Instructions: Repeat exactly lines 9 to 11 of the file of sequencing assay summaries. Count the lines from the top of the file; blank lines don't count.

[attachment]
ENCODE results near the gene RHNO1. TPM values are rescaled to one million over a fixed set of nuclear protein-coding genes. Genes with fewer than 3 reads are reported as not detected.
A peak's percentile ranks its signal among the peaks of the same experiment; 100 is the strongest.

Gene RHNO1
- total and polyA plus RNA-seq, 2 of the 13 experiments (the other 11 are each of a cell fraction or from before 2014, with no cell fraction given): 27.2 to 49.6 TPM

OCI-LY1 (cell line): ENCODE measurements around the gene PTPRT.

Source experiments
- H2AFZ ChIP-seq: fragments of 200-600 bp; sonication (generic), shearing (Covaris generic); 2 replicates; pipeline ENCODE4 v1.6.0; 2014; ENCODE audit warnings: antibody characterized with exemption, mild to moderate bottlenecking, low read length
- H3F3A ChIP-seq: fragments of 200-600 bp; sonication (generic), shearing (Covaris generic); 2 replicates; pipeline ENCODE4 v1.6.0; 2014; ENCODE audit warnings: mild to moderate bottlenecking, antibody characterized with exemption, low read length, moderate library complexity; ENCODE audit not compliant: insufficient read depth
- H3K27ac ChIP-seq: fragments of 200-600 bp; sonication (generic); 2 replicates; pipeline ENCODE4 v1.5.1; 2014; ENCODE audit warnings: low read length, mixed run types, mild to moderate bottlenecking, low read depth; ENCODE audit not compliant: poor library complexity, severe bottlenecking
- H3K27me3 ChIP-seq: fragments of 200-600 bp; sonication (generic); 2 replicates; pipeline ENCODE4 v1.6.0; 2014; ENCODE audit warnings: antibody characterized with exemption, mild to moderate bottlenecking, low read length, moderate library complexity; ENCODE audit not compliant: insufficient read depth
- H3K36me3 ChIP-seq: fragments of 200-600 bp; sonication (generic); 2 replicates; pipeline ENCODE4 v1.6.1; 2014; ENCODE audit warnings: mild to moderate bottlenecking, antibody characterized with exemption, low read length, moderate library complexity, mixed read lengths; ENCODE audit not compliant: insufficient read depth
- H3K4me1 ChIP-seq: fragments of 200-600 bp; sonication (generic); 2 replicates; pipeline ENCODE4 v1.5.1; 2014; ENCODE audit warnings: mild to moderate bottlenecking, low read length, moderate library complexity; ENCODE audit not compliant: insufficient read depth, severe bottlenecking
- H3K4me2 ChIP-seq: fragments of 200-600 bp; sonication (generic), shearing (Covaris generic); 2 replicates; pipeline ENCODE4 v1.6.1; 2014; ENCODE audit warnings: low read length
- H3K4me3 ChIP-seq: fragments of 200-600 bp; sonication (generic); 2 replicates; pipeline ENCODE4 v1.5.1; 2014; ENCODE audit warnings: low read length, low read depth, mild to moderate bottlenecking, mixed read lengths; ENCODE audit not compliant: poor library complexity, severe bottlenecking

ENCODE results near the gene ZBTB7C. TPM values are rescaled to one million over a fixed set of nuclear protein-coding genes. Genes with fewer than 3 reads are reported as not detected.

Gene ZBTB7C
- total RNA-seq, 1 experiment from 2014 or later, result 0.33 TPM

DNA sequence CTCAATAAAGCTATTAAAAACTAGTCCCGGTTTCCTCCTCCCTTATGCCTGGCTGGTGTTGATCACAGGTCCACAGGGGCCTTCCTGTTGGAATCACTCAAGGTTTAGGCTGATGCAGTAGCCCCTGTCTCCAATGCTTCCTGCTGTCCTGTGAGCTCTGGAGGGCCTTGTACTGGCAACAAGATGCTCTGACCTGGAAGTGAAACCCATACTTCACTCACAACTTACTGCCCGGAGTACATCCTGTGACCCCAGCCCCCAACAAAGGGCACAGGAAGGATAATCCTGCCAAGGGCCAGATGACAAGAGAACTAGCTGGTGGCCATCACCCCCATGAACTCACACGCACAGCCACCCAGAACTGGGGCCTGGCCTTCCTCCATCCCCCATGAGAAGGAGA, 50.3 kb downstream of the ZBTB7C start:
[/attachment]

- H3K27ac ChIP-seq: fragments of 200-600 bp; sonication (generic); 2 replicates; pipeline ENCODE4 v1.5.1; 2014; ENCODE audit warnings: low read length, mixed run types, mild to moderate bottlenecking, low read depth; ENCODE audit not compliant: poor library complexity, severe bottlenecking
- H3K27me3 ChIP-seq: fragments of 200-600 bp; sonication (generic); 2 replicates; pipeline ENCODE4 v1.6.0; 2014; ENCODE audit warnings: antibody characterized with exemption, mild to moderate bottlenecking, low read length, moderate library complexity; ENCODE audit not compliant: insufficient read depth
- H3K36me3 ChIP-seq: fragments of 200-600 bp; sonication (generic); 2 replicates; pipeline ENCODE4 v1.6.1; 2014; ENCODE audit warnings: mild to moderate bottlenecking, antibody characterized with exemption, low read length, moderate library complexity, mixed read lengths; ENCODE audit not compliant: insufficient read depth